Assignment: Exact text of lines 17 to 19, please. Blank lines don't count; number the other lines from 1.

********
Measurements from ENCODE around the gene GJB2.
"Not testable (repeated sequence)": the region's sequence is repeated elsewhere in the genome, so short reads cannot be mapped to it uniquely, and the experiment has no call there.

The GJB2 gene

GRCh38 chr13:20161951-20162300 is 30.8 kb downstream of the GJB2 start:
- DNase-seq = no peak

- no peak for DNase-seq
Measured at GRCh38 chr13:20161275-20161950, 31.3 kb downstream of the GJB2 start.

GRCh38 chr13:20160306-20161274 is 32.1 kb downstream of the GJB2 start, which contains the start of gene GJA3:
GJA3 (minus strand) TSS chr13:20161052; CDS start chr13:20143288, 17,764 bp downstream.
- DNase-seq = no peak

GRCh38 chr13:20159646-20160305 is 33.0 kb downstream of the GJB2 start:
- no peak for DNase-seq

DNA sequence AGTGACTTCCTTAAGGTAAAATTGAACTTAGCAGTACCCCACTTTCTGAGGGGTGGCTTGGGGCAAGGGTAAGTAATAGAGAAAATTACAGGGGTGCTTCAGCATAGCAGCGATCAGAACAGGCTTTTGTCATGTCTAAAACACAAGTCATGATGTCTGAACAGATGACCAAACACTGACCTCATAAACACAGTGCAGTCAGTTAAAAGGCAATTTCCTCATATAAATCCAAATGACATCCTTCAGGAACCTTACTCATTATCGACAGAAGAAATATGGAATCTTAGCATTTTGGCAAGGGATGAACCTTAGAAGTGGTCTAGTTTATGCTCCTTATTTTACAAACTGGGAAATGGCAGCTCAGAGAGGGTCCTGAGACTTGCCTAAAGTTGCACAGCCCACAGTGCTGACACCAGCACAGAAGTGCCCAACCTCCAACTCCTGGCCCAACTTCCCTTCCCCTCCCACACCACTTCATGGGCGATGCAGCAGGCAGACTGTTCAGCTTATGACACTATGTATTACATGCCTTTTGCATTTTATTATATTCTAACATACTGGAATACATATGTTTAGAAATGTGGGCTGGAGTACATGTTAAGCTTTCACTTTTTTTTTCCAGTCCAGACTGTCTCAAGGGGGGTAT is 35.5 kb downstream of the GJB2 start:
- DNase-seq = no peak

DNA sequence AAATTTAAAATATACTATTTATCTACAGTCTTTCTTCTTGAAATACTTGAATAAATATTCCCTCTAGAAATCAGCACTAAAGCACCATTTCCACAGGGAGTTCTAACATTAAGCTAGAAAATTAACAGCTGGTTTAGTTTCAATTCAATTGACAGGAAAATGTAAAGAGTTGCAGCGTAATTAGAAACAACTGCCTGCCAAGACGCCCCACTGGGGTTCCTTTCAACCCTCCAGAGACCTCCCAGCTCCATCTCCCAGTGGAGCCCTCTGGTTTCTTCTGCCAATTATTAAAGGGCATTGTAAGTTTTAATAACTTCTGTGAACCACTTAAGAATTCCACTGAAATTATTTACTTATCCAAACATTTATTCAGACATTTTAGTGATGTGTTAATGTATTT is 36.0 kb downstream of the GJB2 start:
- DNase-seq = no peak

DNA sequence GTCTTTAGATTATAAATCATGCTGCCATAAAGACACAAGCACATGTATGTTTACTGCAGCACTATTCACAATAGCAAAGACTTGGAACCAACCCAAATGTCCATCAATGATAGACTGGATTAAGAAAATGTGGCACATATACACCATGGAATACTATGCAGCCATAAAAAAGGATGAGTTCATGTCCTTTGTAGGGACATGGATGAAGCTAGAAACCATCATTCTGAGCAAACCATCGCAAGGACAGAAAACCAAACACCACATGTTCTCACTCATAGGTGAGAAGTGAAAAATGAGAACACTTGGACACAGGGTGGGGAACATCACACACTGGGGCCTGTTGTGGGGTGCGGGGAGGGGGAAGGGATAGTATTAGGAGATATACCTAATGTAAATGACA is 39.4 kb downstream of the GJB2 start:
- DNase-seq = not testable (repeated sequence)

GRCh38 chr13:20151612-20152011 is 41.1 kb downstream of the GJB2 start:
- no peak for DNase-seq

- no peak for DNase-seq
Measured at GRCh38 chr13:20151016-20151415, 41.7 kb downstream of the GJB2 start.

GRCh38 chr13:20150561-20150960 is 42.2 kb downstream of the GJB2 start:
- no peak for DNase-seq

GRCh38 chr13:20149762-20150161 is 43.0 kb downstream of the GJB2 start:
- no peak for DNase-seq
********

DNA sequence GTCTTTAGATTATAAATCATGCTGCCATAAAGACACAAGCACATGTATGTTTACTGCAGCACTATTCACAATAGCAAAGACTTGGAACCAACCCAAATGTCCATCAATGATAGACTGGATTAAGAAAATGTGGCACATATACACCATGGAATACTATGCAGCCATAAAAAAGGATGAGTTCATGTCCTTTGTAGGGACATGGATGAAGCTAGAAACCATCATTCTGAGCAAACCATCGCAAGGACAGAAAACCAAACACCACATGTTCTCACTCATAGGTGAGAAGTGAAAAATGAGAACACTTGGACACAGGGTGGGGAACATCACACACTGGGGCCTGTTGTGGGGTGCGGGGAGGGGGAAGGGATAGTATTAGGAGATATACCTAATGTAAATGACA is 39.4 kb downstream of the GJB2 start:
- DNase-seq = not testable (repeated sequence)

GRCh38 chr13:20151612-20152011 is 41.1 kb downstream of the GJB2 start: